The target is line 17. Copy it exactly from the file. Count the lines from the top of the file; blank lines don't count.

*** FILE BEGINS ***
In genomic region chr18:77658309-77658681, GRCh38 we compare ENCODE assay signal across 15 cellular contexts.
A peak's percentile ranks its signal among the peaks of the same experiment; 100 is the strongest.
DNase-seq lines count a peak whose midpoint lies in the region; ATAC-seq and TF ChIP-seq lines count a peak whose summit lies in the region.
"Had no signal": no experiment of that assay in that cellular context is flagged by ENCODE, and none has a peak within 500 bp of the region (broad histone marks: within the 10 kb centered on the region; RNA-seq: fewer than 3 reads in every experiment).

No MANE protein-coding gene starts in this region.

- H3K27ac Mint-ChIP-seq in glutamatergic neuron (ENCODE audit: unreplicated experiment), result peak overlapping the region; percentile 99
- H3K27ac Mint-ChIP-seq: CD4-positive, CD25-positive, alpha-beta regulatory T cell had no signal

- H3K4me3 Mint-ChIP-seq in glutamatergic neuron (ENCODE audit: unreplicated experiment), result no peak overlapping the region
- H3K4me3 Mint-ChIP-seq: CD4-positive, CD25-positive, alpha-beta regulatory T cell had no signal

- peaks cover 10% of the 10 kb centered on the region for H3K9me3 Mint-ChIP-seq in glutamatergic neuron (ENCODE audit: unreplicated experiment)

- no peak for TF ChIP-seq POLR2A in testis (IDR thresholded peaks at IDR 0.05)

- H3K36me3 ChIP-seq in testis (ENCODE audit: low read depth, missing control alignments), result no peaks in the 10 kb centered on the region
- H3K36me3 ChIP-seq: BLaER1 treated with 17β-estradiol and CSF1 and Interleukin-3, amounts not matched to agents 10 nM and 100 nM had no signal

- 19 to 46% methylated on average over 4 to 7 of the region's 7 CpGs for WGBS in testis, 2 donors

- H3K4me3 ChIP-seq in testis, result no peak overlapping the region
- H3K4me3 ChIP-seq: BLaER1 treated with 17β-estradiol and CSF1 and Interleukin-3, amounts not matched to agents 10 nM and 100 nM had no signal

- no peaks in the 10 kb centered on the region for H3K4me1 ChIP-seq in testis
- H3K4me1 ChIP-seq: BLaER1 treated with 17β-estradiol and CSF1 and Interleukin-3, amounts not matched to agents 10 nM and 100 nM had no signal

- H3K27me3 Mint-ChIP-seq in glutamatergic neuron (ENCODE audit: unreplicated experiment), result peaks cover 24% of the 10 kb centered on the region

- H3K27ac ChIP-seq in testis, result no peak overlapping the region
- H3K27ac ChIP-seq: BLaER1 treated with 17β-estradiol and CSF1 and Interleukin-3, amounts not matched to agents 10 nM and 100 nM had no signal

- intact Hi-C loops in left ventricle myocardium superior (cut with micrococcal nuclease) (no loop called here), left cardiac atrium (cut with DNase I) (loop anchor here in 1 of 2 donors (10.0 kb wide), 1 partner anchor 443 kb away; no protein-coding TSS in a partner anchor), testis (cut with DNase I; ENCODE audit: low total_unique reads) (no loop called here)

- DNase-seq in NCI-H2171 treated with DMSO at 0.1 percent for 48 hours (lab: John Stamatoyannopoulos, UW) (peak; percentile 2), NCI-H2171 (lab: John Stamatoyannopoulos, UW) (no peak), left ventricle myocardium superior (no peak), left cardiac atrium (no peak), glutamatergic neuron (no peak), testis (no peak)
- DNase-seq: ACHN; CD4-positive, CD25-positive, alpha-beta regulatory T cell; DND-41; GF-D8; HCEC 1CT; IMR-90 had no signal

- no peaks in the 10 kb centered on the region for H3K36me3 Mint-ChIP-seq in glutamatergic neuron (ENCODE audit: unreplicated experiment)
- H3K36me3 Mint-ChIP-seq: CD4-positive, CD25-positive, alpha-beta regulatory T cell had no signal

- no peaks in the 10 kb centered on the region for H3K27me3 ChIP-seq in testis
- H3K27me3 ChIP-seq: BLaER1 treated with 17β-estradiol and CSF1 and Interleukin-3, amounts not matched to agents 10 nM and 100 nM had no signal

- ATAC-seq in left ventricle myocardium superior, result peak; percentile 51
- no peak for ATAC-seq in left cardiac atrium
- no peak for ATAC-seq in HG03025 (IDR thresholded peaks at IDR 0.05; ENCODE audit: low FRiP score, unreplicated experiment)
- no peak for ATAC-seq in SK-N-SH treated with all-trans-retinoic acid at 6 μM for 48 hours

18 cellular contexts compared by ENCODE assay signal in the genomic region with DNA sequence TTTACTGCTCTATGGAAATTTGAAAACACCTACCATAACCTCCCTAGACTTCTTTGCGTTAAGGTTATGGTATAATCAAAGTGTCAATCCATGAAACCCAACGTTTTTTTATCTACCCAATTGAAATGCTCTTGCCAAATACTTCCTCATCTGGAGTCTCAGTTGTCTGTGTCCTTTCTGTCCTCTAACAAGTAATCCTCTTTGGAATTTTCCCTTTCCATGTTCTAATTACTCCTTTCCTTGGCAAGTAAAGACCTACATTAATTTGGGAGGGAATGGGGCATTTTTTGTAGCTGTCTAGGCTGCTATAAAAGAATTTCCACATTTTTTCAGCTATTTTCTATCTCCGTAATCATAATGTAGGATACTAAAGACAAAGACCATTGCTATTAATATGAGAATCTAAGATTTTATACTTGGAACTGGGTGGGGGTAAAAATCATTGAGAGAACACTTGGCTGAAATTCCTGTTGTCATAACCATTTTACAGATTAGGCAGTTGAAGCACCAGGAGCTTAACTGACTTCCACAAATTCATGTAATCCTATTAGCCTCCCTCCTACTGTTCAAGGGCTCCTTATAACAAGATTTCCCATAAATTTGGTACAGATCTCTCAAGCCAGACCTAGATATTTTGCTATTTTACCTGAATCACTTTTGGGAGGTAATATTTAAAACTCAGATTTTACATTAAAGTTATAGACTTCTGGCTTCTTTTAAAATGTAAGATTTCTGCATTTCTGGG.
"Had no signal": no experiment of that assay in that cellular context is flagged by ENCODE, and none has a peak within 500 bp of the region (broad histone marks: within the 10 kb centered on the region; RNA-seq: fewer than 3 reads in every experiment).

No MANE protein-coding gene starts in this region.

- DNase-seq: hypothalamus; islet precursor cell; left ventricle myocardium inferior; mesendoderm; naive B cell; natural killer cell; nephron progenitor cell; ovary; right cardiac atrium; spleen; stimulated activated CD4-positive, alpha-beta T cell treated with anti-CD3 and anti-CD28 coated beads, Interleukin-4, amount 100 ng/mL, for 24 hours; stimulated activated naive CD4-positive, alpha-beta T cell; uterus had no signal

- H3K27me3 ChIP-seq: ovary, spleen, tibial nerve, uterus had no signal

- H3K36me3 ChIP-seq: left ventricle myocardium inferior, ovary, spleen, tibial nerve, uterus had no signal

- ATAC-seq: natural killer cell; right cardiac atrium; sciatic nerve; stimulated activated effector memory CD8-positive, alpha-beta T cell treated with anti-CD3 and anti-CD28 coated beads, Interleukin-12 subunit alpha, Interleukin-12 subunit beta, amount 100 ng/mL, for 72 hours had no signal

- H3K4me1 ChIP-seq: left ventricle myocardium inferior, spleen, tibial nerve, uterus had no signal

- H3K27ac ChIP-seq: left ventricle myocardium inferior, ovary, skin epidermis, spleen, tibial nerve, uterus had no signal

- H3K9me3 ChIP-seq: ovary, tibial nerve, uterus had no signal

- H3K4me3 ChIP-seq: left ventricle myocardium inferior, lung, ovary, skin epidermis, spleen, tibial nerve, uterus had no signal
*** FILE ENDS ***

- no peaks in the 10 kb centered on the region for H3K4me1 ChIP-seq in testis